Why I Learned To Love My Body Again

My mother was recently diagnosed with an aggressive and hard-to-destroy form of pancreatic cancer. My mother was in excellent health — she was healthy as a horse, the best I ever knew. Then, she suddenly went from health to health, then to disease and death. Her journey has been one of constant, hard-won improvement – a lifelong learning process — but it has not been easy. She has endured unimaginable hardships and still lives to do this thing that I never thought I would do, something I never thought I could. I owe her so much for that.

Over the past four years, I have been working with my therapist to develop a new understanding of why my mother suffers from severe cancer and continues to live despite its ravages, despite the fact that her body has been devastated. She still fights with determination and passion against what I see as nearly an impossible battle. She has refused to surrender, despite the fact that at almost every hour of every day, she experiences a new or worsened symptom. She does that in order to live a fulfilled life.

If you are one who feels that you and/or your loved ones have been impacted by cancer, my mother’s story is a cautionary tale of survival and persistence. I pray that she’ll find the strength to make a positive change in her life. She has done so much already — and yet she still chooses to live, day after day, month after month, year after year. How many of us can do that? To survive, we all have to have the strength – and to keep on trying.

This story is about hope, about how we can find a way back to ourselves and to life. I’ve included some passages from my journal of my mother’s story to prove to you how much I learned at my mother’s side. It is a long journey, but it is a journey we all need to make.

January 21, 2000, 1:00 pm

I’ve written that my mother will be OK, but I’m not sure I believe it.

January 21, 2000, 10:04 pm

We are not alone in the world. We are surrounded by people who are in trouble or need help. We have no power over those who are sick. However, we can do things for those who help us.

I think of this sometimes when I am feeling angry. I think of my grandmother’s words when she had me do this for her. She never really believed in my abilities. It wasn’t until she was sick with cancer herself in her 90’s. It wasn’t until her daughter-in-law came to her bedside. She had no idea what to say. My grandmother said that she was not OK or her body was not OK. I’m not OK with this cancer, but I will do anything to make her feel better.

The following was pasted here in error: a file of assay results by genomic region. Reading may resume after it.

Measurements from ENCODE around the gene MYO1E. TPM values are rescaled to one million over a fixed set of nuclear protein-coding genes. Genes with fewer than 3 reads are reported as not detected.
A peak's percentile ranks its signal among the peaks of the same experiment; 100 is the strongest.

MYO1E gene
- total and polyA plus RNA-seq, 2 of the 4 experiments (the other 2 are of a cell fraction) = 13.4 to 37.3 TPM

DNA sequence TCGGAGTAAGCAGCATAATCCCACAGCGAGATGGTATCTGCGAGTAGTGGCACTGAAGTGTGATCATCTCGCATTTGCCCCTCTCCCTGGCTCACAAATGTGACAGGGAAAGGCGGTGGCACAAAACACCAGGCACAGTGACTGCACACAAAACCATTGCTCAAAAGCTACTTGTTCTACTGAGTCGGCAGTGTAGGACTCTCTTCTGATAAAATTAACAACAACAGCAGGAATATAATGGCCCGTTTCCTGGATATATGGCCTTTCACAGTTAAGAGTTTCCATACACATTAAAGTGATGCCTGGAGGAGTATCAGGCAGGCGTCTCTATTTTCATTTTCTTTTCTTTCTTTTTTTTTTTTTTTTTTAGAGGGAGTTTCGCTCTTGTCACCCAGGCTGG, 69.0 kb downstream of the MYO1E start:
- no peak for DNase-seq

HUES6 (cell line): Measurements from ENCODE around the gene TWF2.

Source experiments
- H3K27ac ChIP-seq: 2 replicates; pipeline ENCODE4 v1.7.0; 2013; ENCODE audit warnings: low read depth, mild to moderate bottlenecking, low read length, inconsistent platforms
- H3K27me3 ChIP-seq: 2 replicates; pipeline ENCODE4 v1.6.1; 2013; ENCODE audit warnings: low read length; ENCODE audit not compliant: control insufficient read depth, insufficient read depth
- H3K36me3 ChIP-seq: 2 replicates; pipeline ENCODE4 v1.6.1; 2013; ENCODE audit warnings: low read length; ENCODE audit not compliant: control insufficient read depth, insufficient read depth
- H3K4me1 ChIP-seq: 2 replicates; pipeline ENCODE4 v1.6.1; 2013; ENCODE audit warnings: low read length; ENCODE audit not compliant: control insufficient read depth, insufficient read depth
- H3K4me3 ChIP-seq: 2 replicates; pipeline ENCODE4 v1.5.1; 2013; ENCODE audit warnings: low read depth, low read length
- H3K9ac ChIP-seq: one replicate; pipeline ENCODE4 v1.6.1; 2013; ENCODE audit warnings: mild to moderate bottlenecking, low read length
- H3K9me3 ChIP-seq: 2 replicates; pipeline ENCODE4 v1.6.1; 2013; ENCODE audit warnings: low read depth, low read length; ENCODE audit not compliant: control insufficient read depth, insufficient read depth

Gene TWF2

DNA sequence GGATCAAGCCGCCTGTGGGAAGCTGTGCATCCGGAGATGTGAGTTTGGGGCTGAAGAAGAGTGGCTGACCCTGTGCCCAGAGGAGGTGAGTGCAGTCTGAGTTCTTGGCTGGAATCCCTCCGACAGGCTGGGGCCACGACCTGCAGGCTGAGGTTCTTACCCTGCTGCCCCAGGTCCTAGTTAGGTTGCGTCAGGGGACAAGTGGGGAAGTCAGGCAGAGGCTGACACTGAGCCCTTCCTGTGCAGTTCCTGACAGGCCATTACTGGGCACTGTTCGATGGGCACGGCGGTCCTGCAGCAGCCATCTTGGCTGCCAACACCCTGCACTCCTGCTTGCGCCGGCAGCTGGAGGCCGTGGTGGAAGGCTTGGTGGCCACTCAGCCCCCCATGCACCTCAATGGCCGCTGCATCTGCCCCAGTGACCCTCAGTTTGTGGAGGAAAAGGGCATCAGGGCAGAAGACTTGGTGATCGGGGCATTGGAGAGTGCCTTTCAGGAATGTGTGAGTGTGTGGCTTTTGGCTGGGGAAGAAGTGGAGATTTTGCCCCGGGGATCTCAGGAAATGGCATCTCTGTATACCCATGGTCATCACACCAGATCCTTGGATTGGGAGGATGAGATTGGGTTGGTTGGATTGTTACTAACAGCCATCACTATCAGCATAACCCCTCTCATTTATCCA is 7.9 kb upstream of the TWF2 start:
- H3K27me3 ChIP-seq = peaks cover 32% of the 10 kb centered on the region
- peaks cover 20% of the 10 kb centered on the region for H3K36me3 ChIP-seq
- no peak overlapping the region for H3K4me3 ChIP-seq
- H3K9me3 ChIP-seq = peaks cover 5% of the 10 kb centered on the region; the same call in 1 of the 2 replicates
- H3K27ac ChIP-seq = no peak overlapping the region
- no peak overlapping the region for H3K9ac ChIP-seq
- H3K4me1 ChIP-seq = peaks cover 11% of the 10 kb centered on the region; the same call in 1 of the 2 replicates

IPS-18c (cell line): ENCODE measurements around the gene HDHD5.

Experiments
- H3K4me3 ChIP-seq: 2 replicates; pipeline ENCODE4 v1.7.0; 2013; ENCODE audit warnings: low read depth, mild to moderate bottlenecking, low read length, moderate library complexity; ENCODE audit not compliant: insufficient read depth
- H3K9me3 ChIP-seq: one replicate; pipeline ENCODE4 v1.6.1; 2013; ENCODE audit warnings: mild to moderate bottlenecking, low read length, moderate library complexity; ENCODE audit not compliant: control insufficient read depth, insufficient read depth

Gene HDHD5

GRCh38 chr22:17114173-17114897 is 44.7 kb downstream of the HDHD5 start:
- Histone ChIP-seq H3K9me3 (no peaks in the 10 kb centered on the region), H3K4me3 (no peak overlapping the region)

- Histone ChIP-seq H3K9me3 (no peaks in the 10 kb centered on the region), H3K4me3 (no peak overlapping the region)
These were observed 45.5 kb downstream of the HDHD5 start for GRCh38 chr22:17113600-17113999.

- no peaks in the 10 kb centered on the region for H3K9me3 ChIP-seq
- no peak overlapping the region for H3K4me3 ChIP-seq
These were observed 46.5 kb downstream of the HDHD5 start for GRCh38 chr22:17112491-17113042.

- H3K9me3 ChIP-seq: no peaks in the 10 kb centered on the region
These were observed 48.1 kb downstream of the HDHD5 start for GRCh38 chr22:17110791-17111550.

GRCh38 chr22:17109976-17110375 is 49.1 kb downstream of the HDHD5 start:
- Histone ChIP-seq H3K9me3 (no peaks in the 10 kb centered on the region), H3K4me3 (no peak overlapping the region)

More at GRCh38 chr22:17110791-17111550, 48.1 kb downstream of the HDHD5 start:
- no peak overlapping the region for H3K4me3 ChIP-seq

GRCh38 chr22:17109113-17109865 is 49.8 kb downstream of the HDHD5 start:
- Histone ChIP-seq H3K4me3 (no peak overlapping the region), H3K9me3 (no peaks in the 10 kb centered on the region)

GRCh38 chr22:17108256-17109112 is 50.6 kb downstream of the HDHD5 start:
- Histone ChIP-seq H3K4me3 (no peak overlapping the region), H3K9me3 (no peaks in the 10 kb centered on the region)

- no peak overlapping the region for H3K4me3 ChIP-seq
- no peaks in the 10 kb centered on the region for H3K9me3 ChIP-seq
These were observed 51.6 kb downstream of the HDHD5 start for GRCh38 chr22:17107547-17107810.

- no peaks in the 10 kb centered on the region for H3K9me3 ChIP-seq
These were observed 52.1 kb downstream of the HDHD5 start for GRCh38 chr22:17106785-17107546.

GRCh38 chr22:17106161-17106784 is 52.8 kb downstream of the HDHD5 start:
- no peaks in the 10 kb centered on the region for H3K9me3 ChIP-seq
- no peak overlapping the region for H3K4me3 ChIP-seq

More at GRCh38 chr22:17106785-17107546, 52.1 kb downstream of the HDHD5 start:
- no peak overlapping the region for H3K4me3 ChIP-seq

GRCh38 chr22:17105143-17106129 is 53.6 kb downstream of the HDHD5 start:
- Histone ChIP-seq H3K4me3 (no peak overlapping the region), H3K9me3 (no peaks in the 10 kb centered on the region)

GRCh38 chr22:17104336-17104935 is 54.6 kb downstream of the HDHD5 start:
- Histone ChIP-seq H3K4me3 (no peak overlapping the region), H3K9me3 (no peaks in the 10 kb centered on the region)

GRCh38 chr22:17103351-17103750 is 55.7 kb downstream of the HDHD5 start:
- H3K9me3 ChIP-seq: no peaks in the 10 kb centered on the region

May 19, 2000, 10:32 am

She is strong! What a great idea. I’ll make her feel better. Why do I feel so bad? I’m going to be sick in two days, and she’s got four children. I never knew you could say such nice things about someone even when they are hurting. What should I say?

June 17, 2000, 3:08 pm

I think her suffering goes on forever just like the body. We all fight our share of illnesses and struggles as we grow older and go on with our own lives. We learn to love ourselves – sometimes in ways that don’t seem right. I think that my mother may be fighting for a bit too much. I’m sorry, Mommy. I don’t think it’s too much. I know that it’s just the way she is. But I’m so proud of you, Daddy. Keep fighting.

March 18, 2001, 7:23 pm

Don’t worry, I will not ask her to be your wife when you are old. I love you like I always have, Daddy. And you never know what the future will hold.

June 2, 2001, 11:32 pm

My mother will die tomorrow. If you need anything, please just let me know. And please tell her that I love her even though she doesn’t always let me say it.

August 19, 2001, 1:14 pm

My mother is one of the most loving, kind and caring people I’ve ever met. I am always amazed at the fact that she has lived this long, in spite of such terrible illnesses. I am grateful to be able to see her healthy every day, and her grandchildren. I would love to see her live long enough to see her grandchildren grow up. I know that she wants the best for her grandchildren.